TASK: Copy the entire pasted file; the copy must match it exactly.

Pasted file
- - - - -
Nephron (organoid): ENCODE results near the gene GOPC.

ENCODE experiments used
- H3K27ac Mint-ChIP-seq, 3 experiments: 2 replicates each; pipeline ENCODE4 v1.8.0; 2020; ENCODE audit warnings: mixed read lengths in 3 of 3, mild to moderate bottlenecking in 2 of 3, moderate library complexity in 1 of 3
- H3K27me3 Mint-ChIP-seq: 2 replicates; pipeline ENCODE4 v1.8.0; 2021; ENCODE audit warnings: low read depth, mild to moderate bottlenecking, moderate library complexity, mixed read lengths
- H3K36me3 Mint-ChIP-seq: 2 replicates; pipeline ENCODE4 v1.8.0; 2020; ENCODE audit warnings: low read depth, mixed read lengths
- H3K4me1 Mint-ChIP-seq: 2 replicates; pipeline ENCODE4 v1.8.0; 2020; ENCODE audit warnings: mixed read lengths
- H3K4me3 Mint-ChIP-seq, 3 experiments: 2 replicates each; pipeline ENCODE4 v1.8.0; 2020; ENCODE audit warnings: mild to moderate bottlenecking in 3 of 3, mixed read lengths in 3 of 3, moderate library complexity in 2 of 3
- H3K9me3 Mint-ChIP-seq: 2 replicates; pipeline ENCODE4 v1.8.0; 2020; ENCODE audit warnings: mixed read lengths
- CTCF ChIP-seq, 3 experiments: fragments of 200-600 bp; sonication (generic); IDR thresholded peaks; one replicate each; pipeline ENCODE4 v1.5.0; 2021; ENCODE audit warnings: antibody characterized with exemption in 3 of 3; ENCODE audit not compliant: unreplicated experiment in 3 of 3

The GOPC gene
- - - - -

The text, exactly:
Nephron (organoid): ENCODE results near the gene GOPC.

ENCODE experiments used
- H3K27ac Mint-ChIP-seq, 3 experiments: 2 replicates each; pipeline ENCODE4 v1.8.0; 2020; ENCODE audit warnings: mixed read lengths in 3 of 3, mild to moderate bottlenecking in 2 of 3, moderate library complexity in 1 of 3
- H3K27me3 Mint-ChIP-seq: 2 replicates; pipeline ENCODE4 v1.8.0; 2021; ENCODE audit warnings: low read depth, mild to moderate bottlenecking, moderate library complexity, mixed read lengths
- H3K36me3 Mint-ChIP-seq: 2 replicates; pipeline ENCODE4 v1.8.0; 2020; ENCODE audit warnings: low read depth, mixed read lengths
- H3K4me1 Mint-ChIP-seq: 2 replicates; pipeline ENCODE4 v1.8.0; 2020; ENCODE audit warnings: mixed read lengths
- H3K4me3 Mint-ChIP-seq, 3 experiments: 2 replicates each; pipeline ENCODE4 v1.8.0; 2020; ENCODE audit warnings: mild to moderate bottlenecking in 3 of 3, mixed read lengths in 3 of 3, moderate library complexity in 2 of 3
- H3K9me3 Mint-ChIP-seq: 2 replicates; pipeline ENCODE4 v1.8.0; 2020; ENCODE audit warnings: mixed read lengths
- CTCF ChIP-seq, 3 experiments: fragments of 200-600 bp; sonication (generic); IDR thresholded peaks; one replicate each; pipeline ENCODE4 v1.5.0; 2021; ENCODE audit warnings: antibody characterized with exemption in 3 of 3; ENCODE audit not compliant: unreplicated experiment in 3 of 3

The GOPC gene